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Rhymes a la Mode   By: (1844-1912)

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This etext was prepared from the 1885 Kegan Paul, Trench & Co. edition by David Price, email

Rhymes a la Mode


The painted Briton built his mound, And left his celts and clay, On yon fair slope of sunlit ground That fronts your garden gay; The Roman came, he bore the sway, He bullied, bought, and sold, Your fountain sweeps his works away Beside your manor old!

But still his crumbling urns are found Within the window bay, Where once he listened to the sound That lulls you day by day; The sound of summer winds at play, The noise of waters cold To Yarty wandering on their way, Beside your manor old!

The Roman fell: his firm set bound Became the Saxon's stay; The bells made music all around For monks in cloisters grey, Till fled the monks in disarray From their warm chantry's fold, Old Abbots slumber as they may, Beside your manor old!


Creeds, empires, peoples, all decay, Down into darkness, rolled; May life that's fleet be sweet, I pray, Beside your manor old.


In twilight of the longest day I lingered over Lucian, Till ere the dawn a dreamy way My spirit found, untrod of man, Between the green sky and the grey.

Amid the soft dusk suddenly More light than air I seemed to sail, Afloat upon the ocean sky, While through the faint blue, clear and pale, I saw the mountain clouds go by: My barque had thought for helm and sail, And one mist wreath for canopy.

Like torches on a marble floor Reflected, so the wild stars shone, Within the abysmal hyaline, Till the day widened more and more, And sank to sunset, and was gone, And then, as burning beacons shine On summits of a mountain isle, A light to folk on sea that fare, So the sky's beacons for a while Burned in these islands of the air.

Then from a starry island set Where one swift tide of wind there flows, Came scent of lily and violet, Narcissus, hyacinth, and rose, Laurel, and myrtle buds, and vine, So delicate is the air and fine: And forests of all fragrant trees Sloped seaward from the central hill, And ever clamorous were these

With singing of glad birds; and still Such music came as in the woods Most lonely, consecrate to Pan, The Wind makes, in his many moods, Upon the pipes some shepherd Man, Hangs up, in thanks for victory! On these shall mortals play no more, But the Wind doth touch them, over and o'er, And the Wind's breath in the reeds will sigh.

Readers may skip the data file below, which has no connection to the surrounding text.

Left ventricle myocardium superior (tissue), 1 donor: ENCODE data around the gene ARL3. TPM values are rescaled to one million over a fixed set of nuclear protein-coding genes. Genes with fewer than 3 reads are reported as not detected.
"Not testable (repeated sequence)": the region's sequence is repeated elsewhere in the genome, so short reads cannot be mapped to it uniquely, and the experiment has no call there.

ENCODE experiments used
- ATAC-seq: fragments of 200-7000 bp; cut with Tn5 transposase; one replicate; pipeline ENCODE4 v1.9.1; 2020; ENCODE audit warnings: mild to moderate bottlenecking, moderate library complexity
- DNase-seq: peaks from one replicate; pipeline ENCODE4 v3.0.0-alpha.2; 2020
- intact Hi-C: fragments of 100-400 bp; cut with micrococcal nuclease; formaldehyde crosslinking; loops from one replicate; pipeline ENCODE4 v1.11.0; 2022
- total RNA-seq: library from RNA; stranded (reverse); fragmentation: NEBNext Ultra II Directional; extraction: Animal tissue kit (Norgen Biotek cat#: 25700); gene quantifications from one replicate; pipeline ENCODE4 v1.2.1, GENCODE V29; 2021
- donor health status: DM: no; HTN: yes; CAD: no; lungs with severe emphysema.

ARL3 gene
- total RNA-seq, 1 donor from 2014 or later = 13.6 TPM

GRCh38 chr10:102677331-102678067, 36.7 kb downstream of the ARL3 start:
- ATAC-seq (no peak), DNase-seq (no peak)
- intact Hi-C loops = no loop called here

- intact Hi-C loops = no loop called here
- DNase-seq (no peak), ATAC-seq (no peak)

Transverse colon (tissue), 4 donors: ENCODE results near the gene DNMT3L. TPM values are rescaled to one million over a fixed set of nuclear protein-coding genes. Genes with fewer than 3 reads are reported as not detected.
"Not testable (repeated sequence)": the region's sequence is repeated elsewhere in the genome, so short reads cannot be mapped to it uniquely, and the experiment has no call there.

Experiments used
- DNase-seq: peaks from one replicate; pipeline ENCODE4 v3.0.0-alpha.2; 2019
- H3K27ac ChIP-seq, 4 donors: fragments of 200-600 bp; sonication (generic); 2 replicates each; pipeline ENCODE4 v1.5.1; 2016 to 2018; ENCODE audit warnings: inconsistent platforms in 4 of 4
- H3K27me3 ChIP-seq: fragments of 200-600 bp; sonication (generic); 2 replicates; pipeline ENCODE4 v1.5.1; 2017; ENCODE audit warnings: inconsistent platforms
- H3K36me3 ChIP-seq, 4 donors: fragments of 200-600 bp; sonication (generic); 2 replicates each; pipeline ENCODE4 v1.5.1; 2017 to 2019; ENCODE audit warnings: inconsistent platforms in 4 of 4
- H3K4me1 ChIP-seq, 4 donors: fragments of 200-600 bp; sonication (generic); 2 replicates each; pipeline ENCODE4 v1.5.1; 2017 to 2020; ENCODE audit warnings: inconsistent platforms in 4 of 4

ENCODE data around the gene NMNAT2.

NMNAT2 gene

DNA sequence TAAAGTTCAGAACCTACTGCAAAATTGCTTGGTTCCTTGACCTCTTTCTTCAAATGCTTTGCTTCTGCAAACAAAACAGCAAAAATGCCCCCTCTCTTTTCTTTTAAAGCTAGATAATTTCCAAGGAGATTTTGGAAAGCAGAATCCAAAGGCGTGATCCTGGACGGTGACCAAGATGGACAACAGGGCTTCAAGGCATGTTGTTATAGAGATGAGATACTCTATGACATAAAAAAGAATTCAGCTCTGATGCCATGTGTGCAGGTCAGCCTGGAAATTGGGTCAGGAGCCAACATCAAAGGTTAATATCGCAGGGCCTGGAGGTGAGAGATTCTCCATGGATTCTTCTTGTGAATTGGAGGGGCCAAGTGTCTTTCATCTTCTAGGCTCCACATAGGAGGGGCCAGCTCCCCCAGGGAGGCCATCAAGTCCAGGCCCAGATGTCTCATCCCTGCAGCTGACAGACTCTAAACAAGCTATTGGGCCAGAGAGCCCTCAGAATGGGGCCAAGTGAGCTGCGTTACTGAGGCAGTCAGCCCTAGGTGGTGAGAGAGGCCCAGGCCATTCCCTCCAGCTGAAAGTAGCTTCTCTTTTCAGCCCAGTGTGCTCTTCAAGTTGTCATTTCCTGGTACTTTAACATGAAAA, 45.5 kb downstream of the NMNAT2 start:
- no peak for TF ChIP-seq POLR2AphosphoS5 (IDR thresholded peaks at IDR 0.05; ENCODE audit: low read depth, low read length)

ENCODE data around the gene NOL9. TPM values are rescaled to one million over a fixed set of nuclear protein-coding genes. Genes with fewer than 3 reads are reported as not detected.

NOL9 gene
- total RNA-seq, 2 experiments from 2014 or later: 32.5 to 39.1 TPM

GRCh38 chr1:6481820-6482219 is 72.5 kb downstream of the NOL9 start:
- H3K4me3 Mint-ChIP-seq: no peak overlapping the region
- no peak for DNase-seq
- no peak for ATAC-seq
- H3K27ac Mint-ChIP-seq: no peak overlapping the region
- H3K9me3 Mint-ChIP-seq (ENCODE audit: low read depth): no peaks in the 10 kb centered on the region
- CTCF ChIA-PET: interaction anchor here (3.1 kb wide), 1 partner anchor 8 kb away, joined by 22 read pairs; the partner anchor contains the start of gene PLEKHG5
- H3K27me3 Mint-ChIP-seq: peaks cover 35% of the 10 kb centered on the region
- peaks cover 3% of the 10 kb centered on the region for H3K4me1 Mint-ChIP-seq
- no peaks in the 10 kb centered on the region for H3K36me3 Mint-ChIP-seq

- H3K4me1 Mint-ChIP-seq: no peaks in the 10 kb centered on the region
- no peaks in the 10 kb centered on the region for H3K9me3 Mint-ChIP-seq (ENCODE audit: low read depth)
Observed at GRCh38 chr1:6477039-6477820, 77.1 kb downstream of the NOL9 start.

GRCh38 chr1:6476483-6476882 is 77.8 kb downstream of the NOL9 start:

Between the daylight and the dark That island lies in silver air, And suddenly my magic barque Wheeled, and ran in, and grounded there; And by me stood the sentinel Of them who in the island dwell; All smiling did he bind my hands, With rushes green and rosy bands, They have no harsher bonds than these The people of the pleasant lands Within the wash of the airy seas!

Then was I to their city led: Now all of ivory and gold The great walls were that garlanded The temples in their shining fold, (Each fane of beryl built, and each Girt with its grove of shadowy beech,) And all about the town, and through, There flowed a River fed with dew, As sweet as roses, and as clear As mountain crystals pure and cold, And with his waves that water kissed The gleaming altars of amethyst That smoke with victims all the year, And sacred are to the Gods of old.

There sat three Judges by the Gate, And I was led before the Three, And they but looked on me, and straight The rosy bonds fell down from me Who, being innocent, was free; And I might wander at my will About that City on the hill, Among the happy people clad In purple weeds of woven air Hued like the webs that Twilight weaves At shut of languid summer eves So light their raiment seemed; and glad Was every face I looked on there!

There was no heavy heat, no cold, The dwellers there wax never old, Nor wither with the waning time, But each man keeps that age he had When first he won the fairy clime. The Night falls never from on high, Nor ever burns the heat of noon. But such soft light eternally Shines, as in silver dawns of June Before the Sun hath climbed the sky!

Within these pleasant streets and wide, The souls of Heroes go and come, Even they that fell on either side Beneath the walls of Ilium; And sunlike in that shadowy isle The face of Helen and her smile Makes glad the souls of them that knew Grief for her sake a little while! And all true Greeks and wise are there; And with his hand upon the hair Of Phaedo, saw I Socrates, About him many youths and fair, Hylas, Narcissus, and with these Him whom the quoit of Phoebus slew By fleet Eurotas, unaware!

All these their mirth and pleasure made Within the plain Elysian, The fairest meadow that may be, With all green fragrant trees for shade And every scented wind to fan, And sweetest flowers to strew the lea; The soft Winds are their servants fleet To fetch them every fruit at will And water from the river chill; And every bird that singeth sweet Throstle, and merle, and nightingale Brings blossoms from the dewy vale, Lily, and rose, and asphodel With these doth each guest twine his crown And wreathe his cup, and lay him down Beside some friend he loveth well... Continue reading book >>

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